How long does it take you to fall asleep at night? I used to pride myself on being able to fall asleep in a heartbeat. In fact, I used to snap my fingers and say, “I can fall asleep on a dime!” Only recently did I realise that what I was really saying was, “Hey, I’m sleep deprived!” Let me explain…
As a society, we are shortchanging ourselves on sleep by about 60 – 90 minutes a night. If you wonder whether you’re getting enough, here are some criteria to help you decide:
- Do you need an alarm clock to wake you up in the morning? Or, two alarm clocks—one close enough to hit the snooze button and one across the room to make you get out of bed?
- Do you wake up feeling refreshed or tired?
- How is your daytime energy? Do you run out of steam by late afternoon?
- How much sleep do you get when you don’t have to wake up [on weekends or when you’re on vacation]?
- How quickly do you fall asleep at night? This is the criterion used by sleep researchers and it’s called the ‘sleep latency period.’ For normal, well-rested people, this transition period takes fifteen to twenty minutes. If you fall asleep in less than five minutes—or even 10—you are, by definition, sleep deprived.
When patients complain about fatigue, I always begin by asking two questions:
- How much sleep are you getting at night? The answer is often ‘six to seven hours.’
- How much sleep do you need to function at your best? [Not how much you can get away with, but how much you really need to be at the top of your game.] The answer is usually ‘eight.’
Even a medical student could make the diagnosis: not enough sleep!
How much sleep do we need? Most adults need eight to nine hours a night, which is what people were getting until 1913, when Thomas Edison perfected the tungsten filament incandescent light bulb—artificial light. Today we average about seven hours a night, even though we haven’t changed physiologically since Edison’s time. We’re cheating ourselves of sleep in order to work, watch TV or socialise. It hasn’t been a very good tradeoff.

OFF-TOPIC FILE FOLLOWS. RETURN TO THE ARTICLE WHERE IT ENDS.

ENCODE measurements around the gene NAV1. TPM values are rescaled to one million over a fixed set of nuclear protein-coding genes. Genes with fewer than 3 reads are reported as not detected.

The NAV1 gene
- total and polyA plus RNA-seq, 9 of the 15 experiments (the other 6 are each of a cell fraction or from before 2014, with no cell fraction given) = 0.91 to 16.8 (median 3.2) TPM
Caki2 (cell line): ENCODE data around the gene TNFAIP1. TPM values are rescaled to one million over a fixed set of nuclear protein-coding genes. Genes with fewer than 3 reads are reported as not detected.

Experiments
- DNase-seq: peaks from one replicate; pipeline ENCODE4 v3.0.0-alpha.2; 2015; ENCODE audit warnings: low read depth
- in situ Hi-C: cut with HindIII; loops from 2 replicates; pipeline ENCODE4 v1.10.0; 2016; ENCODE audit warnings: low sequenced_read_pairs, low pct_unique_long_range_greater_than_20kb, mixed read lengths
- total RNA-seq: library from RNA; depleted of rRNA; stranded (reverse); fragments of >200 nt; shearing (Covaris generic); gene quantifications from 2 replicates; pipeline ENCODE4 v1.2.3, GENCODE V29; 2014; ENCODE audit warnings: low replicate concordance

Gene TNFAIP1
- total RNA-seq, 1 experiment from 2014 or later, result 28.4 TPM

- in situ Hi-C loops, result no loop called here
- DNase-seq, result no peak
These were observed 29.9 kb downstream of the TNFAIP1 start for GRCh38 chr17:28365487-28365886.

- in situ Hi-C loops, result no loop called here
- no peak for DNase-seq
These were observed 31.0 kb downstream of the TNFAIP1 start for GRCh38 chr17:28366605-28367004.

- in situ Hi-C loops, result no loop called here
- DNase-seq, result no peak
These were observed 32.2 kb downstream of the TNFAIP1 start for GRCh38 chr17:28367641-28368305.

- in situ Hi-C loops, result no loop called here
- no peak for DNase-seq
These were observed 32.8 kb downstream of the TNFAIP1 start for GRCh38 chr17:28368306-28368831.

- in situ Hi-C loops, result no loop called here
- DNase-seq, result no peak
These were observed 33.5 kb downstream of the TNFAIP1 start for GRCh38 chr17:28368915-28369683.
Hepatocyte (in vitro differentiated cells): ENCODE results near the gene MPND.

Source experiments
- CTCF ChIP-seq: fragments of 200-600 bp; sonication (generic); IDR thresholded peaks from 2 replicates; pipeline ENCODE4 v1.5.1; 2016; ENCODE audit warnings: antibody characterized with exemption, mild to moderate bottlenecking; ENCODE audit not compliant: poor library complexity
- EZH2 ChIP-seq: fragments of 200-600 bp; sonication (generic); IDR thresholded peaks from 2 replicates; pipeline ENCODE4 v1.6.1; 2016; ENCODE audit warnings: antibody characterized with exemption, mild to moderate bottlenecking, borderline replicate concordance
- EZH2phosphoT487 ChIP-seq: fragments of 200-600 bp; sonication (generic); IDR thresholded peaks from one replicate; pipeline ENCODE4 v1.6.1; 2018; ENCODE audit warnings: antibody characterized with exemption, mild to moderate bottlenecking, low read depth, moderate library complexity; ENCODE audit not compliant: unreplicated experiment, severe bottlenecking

What’s the cost of sleep deprivation?
The damage is much greater than we realise. We fall asleep while driving. We become more prone to infection because our immune system is stimulated during sleep. We make mistakes on the job, causing injury or financial loss. Our concentration and short-term memory are impaired, and intellectual function is diminished.
In a 1999 Toronto Star article on sleep, Dr. Stanley Coren, a psychologist at the University of British Columbia in Vancouver, said, “One hour’s lost sleep out of eight results in a drop of one point of IQ and for every additional hour lost, you drop two points. And it accumulates. So if you cheat on sleep by two hours a night over a five-day week, you’ve lost 15 points.” Also, significantly, sleep deprivation affects our mood. We become irritable and depressed.
Note that many of the symptoms of sleep deprivation are also symptoms of stress. But, in addition, tired people are less resilient when handling stressful situations. So lack of sleep is a double whammy. Going to work without proper rest is like starting your day with one foot in a hole.
- Assess your sleep situation. How much sleep are you getting now?
- How much do you need to function at your best? How do you fare with the five sleep criteria?
- Go to bed a half hour earlier for the next few nights and see what happens.
- Then add another half hour for a few nights.
- Continue adding to your sleep until you can wake up naturally, feeling refreshed.
- Sleep in for an hour or two on weekends if you get behind the week.
The difference between the amount of sleep we need and the amount of sleep we get is called ‘sleep debt.’ If you need eight hours a night but only get seven, you have a sleep debt of one hour. As Dr. Coren points out in his wonderful book Sleep Thieves, if this continues for a week, you then have an accumulated sleep debt of seven hours. The effect is much like losing all seven hours in the same night. The good news is that you can repay the sleep debt. So if you fall behind, a few consecutive nights of full, uninterrupted sleep will usually return you to full function.
Five years ago I stopped setting my alarm and simply woke up when my body was ready. Of course, I had to go to bed early enough to wake up naturally and still be on time for work. But the result has been dramatic. I feel profoundly better every day for doing this. And so do my patients who have started getting the sleep they need.
A good night’s sleep is the best way to start your day-don’t leave home without it!
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